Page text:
The Government began a race against time to ban tobacco advertising before the general election by including a Bill to outlaw tobacco promotion in the Queen's Speech on Wednesday.
Labour ministers, who had hoped to end tobacco ads a year ago, confirmed they would bring in their own legislation after plans for a Europe-wide ban were scuppered by the European Court of Justice.
Government sources said that the Bill was likely to stick closely to the stalled European Union directive rather than go further, as anti-smoking groups are urging. 'A short, sharp Bill will have a better chance of getting through Parliament quickly,' one minister said.
Labour's prospects of getting the measure on the statute book before the general election, expected next May, were boosted when the Tories signalled they were likely to back a ban. 'We will judge this Bill on health grounds,' a Tory source, said .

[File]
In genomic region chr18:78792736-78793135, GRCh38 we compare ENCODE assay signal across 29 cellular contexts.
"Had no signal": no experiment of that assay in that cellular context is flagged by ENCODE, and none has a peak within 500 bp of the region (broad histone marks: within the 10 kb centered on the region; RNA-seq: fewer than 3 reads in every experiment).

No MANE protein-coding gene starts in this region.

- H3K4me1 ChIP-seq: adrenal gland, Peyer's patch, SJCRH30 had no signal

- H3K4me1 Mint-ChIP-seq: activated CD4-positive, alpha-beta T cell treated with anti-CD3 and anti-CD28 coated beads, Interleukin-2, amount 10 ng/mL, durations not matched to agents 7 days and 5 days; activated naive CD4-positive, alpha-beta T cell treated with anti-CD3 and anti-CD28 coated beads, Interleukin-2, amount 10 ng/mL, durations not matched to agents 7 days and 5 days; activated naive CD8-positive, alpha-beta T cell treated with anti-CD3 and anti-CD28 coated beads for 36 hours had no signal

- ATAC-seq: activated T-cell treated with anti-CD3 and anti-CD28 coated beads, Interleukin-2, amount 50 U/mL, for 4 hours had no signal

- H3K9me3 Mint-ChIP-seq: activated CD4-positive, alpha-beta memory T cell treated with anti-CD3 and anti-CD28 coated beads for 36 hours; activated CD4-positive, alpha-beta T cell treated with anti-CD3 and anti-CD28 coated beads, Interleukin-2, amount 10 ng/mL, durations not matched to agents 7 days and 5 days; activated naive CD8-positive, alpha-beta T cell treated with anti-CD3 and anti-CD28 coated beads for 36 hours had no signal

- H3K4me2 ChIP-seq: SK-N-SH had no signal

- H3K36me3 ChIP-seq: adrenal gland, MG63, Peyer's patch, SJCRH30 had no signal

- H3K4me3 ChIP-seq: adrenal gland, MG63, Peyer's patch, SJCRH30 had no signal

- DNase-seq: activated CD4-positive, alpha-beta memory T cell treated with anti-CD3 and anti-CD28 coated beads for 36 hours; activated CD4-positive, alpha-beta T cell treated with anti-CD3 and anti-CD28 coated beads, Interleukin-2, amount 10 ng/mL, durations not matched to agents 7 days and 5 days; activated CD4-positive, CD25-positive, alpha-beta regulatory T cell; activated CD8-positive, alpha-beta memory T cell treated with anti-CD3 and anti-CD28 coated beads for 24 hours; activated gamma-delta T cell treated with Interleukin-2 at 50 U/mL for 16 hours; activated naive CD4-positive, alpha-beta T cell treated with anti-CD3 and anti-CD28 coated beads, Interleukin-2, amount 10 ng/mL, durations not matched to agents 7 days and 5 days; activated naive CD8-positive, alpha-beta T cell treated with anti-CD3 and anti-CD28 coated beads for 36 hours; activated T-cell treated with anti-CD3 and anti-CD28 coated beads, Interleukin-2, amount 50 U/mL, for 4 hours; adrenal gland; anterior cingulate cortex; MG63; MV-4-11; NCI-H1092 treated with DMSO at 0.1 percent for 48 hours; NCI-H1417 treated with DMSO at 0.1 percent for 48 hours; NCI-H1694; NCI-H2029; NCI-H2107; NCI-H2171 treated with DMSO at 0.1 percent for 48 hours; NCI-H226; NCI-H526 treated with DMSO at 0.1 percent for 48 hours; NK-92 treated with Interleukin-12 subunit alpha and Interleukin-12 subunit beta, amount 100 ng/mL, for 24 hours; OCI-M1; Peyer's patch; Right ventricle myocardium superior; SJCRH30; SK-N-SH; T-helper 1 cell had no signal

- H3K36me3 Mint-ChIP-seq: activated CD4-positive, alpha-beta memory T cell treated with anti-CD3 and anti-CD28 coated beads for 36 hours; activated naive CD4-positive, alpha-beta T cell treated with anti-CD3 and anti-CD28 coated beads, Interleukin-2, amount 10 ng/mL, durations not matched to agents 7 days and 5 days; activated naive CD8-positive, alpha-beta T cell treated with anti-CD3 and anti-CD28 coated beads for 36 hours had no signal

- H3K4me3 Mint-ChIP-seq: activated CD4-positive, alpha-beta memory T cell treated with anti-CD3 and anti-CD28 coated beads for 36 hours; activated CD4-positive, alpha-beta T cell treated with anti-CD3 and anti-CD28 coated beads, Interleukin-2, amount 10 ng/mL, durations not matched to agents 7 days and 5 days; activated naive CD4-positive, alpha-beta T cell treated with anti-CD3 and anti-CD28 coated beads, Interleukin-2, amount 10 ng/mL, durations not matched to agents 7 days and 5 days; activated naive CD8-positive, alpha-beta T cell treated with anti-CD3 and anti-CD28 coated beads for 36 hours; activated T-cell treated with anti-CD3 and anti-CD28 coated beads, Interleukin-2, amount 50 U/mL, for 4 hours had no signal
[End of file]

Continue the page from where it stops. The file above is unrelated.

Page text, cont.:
Liam Fox, the shadow health secretary, announced a U-turn on the Tories' previous opposition to a ban last year. The tobacco industry hoped to change the Tories' line by lobbying William Hague on the issue.
But the Tory source said: 'Liam Fox cleared his position with William Hague. There is no difference between them, as the tobacco industry would like to claim.'
However, the Bill could still be held up in the House of Lords. Ministers admitted privately that not all of the 15 measures in the Queen's Speech would become law before a spring election.
This article was first published on Campaign